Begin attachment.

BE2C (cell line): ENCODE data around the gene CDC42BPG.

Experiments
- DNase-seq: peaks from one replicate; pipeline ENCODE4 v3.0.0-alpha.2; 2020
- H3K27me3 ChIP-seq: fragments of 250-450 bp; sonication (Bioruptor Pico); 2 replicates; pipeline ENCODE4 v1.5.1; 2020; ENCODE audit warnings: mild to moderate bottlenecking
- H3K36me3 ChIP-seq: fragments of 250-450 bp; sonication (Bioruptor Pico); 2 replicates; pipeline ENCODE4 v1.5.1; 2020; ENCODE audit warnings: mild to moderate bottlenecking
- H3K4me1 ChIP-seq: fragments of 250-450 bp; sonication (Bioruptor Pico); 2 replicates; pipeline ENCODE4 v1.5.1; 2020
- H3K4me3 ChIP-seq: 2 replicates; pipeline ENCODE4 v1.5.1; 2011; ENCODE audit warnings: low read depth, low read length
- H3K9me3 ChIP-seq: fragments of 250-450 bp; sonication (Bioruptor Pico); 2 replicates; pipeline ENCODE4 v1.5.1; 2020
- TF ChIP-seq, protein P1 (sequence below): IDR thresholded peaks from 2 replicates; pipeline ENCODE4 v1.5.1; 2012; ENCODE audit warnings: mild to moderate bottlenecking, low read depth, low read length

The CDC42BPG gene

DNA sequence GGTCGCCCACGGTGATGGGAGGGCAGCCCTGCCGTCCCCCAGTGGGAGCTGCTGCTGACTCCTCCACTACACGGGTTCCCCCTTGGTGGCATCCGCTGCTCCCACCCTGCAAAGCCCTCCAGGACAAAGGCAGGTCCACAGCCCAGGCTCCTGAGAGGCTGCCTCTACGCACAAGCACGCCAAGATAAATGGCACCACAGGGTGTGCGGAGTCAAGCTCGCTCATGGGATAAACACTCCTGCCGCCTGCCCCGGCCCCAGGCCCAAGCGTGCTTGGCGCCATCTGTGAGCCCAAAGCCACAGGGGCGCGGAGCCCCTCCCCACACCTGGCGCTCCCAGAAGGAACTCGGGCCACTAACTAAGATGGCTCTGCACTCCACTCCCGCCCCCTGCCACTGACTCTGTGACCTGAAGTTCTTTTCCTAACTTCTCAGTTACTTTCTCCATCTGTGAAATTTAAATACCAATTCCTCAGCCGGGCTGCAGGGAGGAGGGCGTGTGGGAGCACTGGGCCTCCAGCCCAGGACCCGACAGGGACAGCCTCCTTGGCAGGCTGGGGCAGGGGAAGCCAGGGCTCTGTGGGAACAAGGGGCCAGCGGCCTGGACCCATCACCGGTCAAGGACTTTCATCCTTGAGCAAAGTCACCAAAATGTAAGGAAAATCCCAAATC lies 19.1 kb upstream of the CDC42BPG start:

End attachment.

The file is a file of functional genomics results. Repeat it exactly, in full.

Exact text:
BE2C (cell line): ENCODE data around the gene CDC42BPG.

Experiments
- DNase-seq: peaks from one replicate; pipeline ENCODE4 v3.0.0-alpha.2; 2020
- H3K27me3 ChIP-seq: fragments of 250-450 bp; sonication (Bioruptor Pico); 2 replicates; pipeline ENCODE4 v1.5.1; 2020; ENCODE audit warnings: mild to moderate bottlenecking
- H3K36me3 ChIP-seq: fragments of 250-450 bp; sonication (Bioruptor Pico); 2 replicates; pipeline ENCODE4 v1.5.1; 2020; ENCODE audit warnings: mild to moderate bottlenecking
- H3K4me1 ChIP-seq: fragments of 250-450 bp; sonication (Bioruptor Pico); 2 replicates; pipeline ENCODE4 v1.5.1; 2020
- H3K4me3 ChIP-seq: 2 replicates; pipeline ENCODE4 v1.5.1; 2011; ENCODE audit warnings: low read depth, low read length
- H3K9me3 ChIP-seq: fragments of 250-450 bp; sonication (Bioruptor Pico); 2 replicates; pipeline ENCODE4 v1.5.1; 2020
- TF ChIP-seq, protein P1 (sequence below): IDR thresholded peaks from 2 replicates; pipeline ENCODE4 v1.5.1; 2012; ENCODE audit warnings: mild to moderate bottlenecking, low read depth, low read length

The CDC42BPG gene

DNA sequence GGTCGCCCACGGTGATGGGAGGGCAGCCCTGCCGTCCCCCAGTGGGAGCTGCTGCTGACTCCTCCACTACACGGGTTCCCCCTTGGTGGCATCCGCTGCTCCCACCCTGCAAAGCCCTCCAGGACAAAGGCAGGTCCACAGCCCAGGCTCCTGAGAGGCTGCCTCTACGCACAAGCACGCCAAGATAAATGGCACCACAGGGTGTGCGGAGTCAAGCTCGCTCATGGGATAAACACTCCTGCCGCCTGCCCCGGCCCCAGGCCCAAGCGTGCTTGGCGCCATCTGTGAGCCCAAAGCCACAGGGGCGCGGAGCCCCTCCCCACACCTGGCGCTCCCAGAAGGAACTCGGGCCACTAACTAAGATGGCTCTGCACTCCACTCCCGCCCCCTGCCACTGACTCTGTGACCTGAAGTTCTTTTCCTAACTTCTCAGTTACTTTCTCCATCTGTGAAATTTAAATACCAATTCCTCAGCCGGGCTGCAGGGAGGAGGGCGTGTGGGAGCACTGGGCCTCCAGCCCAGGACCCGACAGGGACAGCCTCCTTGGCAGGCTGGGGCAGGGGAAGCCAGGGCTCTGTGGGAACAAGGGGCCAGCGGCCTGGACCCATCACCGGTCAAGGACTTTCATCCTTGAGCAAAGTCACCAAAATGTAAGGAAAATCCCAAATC lies 19.1 kb upstream of the CDC42BPG start: